What a welcome a bunch of flowers makes. Yes, sometimes it is fabulous to be treated Hollywood-style and have a giant bunch handed over as you get out of the arrival car, with a posse of delighted management people bowing and almost scraping around you.
But, says the gal, if that is the case you then need someone like a lady-in-waiting or a butler to take the bunch from you immediately (did you see that The Pierre in New York is enhancing its butler experience by importing three long-time Taj people from Taj Mahal Palace in Mumbai to be Taj Royal Attaches?).
It is actually less over the top, and just as appreciated, to have a giant bunch already waiting in the room. See these peonies waiting in room 22 of J.K. Capri (or is it J.K. Place Capri? Either seems to do).
And if the fabulous flowers are in a fabulous room, so much the better. Room 22 is one of four penthouses atop this four-floor, 20-room luxury hotel (the lobby and public areas are two floors below, counting the lowest level as zero). This hotel has lots of advantages. It is right in the centre of the little fishing village that is Capri’s harbour.
If you do not use the elevator and take the 53 stairs up from the lobby, you look out at a villager’s house, laundry hanging outside. Sense of locale, sense of place, sense of J.K. Place. The name is for Jonathan Kahri, an Israeli who seems to run Italy’s mid-market fashion, things like Disney clothing, Guess! jeans and much more.
He had always wanted a hotel, converted a residential building in his home town of Florence – ergo, J.K. Place Florence – and then a hotel here in Capri and, to come, turning a university building near the bottom of the Spanish Steps into J.K. Place Rome.
From room 22 you look across the Bay of Naples to Vesuvius – if it is fine. At any time durimg the long summer season there will be yachts moored. The big one in the photo belongs to Diego Della Valle, owner of Fiorentina football club and Tod’s shoes.
He and other yacht owners use J.K. Place, naturally. There is nowhere else of this style nearby. This is a luxury hotel for the cognoscenti. Two weeks ago one of the owners of Gramercy Park Hotel in New York, HBO’s Michael Fuchs, married Alvina Collardeau here at the hotel.
160 guests took over the top places in Capri for five days and nights, dined on its terrace at one long mirrored table reflecting the candles hanging overhead. Did they serve The Sexy MF, the cocktail his friend Doug Teitelbaum created for Fuchs’ birthday this February? (For the record, blend one part Stolichnaya Elit vodka with 1/2 Patron XO Cafe tequila, 1/2 hazelnut Frangelico, 1/3 Baileys and 1/4 Godiva chocolate liqueur.)
For now, in room 22, let us stick to the luxury hotel’s extremely drinkable Bellavista prosecco. Instead of looking out to sea from the two big south-facing French windows, one in the bedroom and one in the big bathroom, look straight down, to the public beach. Those enjoying it present a colourful sight.
Inside the bedroom, which is about 20 by 20 feet, colour is beautifully muted, off-white with a fabric that is off-white Greek key on soft golden yellow. The drapes on the big fourpost and the pillows are bordered in white fur-look fringe which sounds naff but is not. Art consists of framed black and white photos of racing yachts – oh so Capri – and a bust of a classic Buddha head on a tall plinth.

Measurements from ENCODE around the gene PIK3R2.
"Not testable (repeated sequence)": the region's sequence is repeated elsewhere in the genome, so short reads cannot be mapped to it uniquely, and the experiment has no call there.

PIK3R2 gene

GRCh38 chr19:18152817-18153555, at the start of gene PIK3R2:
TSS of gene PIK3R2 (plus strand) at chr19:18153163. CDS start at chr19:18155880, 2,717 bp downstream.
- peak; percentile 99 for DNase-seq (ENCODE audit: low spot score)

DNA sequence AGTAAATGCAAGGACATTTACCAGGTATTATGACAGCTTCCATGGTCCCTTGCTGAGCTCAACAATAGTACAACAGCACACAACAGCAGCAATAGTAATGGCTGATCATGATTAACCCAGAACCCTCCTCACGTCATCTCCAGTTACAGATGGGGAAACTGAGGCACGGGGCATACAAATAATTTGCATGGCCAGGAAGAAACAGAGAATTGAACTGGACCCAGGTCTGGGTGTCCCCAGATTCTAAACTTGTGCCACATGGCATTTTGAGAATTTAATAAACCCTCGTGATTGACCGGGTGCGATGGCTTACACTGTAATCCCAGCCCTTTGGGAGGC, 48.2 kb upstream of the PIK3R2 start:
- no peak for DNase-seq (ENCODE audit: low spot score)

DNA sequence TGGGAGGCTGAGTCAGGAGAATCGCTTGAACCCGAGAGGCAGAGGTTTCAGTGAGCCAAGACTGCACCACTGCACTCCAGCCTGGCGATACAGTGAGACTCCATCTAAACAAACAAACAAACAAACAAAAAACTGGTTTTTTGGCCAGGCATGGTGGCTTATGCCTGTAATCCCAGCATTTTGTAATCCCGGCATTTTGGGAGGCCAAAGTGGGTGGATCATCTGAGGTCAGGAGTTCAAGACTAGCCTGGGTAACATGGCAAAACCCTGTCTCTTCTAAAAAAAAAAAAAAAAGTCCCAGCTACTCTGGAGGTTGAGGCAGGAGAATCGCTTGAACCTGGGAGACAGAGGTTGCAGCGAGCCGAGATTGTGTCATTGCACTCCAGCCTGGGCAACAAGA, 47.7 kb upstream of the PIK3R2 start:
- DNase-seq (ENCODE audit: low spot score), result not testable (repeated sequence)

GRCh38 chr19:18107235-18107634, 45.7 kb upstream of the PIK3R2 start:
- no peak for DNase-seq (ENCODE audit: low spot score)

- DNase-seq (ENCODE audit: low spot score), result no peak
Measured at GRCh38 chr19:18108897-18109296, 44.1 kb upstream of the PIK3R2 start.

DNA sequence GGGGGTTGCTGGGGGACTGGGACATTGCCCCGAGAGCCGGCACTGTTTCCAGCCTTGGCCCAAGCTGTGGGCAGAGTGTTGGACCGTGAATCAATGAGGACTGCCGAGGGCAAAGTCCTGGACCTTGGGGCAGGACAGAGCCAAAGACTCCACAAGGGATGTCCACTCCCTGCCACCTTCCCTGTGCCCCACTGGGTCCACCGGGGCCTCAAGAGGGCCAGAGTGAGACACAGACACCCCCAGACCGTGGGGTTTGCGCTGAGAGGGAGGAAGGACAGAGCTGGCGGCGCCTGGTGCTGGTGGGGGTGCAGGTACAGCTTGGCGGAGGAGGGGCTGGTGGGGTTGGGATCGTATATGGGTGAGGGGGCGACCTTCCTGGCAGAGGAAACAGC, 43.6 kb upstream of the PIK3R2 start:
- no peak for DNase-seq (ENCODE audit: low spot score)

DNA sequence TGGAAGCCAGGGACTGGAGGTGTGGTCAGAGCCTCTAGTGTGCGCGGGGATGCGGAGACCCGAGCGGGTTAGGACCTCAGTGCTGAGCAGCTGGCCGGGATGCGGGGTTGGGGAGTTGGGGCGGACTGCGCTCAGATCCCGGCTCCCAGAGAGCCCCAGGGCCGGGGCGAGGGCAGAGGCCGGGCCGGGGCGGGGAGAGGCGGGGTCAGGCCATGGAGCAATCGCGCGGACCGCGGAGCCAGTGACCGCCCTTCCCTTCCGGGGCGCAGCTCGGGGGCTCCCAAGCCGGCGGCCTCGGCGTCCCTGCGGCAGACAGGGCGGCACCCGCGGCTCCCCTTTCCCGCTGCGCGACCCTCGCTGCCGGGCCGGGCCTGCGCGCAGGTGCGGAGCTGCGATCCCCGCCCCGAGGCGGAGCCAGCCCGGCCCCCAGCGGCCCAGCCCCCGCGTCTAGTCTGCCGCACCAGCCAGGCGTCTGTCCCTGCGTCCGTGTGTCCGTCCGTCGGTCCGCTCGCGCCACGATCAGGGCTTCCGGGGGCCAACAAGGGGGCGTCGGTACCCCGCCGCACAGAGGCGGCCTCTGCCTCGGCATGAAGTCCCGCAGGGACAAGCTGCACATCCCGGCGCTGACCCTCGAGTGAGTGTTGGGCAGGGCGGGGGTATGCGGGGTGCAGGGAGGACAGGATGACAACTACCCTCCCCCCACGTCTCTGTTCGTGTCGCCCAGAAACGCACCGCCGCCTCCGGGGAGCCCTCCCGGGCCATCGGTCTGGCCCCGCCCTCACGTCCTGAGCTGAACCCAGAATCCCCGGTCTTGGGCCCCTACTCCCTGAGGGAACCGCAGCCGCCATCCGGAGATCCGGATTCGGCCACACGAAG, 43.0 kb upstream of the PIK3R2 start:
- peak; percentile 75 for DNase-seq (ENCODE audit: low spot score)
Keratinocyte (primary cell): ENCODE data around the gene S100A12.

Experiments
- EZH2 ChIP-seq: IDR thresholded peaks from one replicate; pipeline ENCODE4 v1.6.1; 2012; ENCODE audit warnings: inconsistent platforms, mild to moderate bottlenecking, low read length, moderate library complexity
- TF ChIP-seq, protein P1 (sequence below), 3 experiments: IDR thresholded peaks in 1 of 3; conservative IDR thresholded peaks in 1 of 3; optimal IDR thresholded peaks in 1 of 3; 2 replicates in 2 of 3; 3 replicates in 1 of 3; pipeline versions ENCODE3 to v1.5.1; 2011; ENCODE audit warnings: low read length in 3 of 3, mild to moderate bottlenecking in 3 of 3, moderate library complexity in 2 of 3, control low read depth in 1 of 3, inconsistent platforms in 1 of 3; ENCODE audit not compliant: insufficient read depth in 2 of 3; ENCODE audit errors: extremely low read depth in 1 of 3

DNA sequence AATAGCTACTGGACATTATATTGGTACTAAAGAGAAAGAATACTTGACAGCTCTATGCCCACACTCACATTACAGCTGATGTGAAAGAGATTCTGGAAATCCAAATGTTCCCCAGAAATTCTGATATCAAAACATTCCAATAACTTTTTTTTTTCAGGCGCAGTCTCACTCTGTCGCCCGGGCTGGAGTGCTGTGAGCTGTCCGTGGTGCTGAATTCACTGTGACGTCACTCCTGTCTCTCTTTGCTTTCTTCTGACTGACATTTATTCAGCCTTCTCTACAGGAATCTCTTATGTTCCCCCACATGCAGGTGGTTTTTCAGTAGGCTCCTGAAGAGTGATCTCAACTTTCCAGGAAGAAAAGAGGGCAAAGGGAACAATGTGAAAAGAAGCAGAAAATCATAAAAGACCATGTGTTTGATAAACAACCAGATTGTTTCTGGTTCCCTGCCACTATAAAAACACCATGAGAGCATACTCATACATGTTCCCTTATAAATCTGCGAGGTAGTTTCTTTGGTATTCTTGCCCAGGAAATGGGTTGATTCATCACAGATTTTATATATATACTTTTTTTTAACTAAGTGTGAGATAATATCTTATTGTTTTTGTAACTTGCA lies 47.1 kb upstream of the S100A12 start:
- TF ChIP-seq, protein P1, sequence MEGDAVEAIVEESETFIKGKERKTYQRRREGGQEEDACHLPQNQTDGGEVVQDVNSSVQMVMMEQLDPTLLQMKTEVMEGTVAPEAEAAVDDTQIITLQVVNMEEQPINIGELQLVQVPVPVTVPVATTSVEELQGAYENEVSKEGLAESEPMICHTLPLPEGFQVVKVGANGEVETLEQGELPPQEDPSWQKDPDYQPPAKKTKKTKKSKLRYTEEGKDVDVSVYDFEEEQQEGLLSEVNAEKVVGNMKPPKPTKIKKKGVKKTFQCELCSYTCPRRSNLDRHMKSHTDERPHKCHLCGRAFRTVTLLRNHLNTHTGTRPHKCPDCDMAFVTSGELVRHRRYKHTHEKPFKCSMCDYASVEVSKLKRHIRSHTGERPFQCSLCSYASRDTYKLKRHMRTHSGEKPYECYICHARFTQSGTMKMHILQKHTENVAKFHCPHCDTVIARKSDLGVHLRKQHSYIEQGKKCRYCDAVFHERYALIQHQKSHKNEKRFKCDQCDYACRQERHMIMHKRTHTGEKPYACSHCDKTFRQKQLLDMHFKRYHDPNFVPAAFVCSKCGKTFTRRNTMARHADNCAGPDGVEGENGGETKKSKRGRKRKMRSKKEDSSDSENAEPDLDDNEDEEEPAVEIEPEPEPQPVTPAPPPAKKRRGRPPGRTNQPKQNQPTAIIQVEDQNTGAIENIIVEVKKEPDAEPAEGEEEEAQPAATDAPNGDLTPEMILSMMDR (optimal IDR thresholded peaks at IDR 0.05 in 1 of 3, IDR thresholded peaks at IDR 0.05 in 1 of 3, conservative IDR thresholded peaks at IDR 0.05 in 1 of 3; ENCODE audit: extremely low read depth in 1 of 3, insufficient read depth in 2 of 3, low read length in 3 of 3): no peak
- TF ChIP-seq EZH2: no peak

There are four penthouses on top of the hotel and two of them face west, down to the harbour, seven minutes near-diagonal walk away. All day long jetfoils and highspeed ferries and roll-on-roll-offs arrive, from Naples, Sorrento, Positano, Amalfi.
In the height of summer up to 7,000 people pour off them every day, 90 percent daytrippers, coming to see Capri and take a boat trip through the Blue Grotto. Tour guides hold up flags to get their Japanese charges, or whoever, into position. At dawn, however, the harbour is blissfully quiet.
A few locals come down by funicular from other areas of the island to start work. A caricature of an Italian small-town sea captain strolls by, eight-months-pregnant stomach rolling over his lowest-slung belt, shoulder length hair under a jauntily angled hat, cigarette in hand…
Early morning regulars are also swimming in the sea, with a little dog that, once in the water, looks rat-like. This is definitely one of the best times of day in Capri. We take a hike, high up above J.K. Capri, along the road that winds like a corkscrew up the mountain and over to Anacapri.
At this time of day only locals are out. They have a few months of tourist hordes, the rest of the time is quiet. They pay a lot more for groceries and utilities, especially electricity, than on the mainland, apparently. Back at the hotel, cleaners are polishing what is already pristine. I go back home, up to room 22. It has another pair of windows, one with French doors, facing east.
Go out there, on to a terrace almost the size of the bedroom. You have loungers, and a trellis fence separating this room from the neighbouring (north-east vista) penthouse. You know someone famous is staying there – it seems everyone here is a real, as opposed to a Hello! – celebrity but you cannot see, you do not pry. Look down east, over the fabulous, near-Olympic pool. There will be anonymous names spread out around it soon, all day long.
At the far end of the pool is the spa, run by a gorgeous and warm Swedish-Turkish professional, the beautiful Meltem Hancer. She wears eggshell blue and white, the hotel colours. She takes me to an eggshell blue inner room. I lie on a white bed, with plastic cover, for a brilliant 30-minute Elemis scrub….
Meltem says she will spend this winter, when the hotel closes for its annual breathing space, learning German by staying with relatives. And now, after a quick spell in the Technogym, it is time for food, gal. Read on. It is worth it.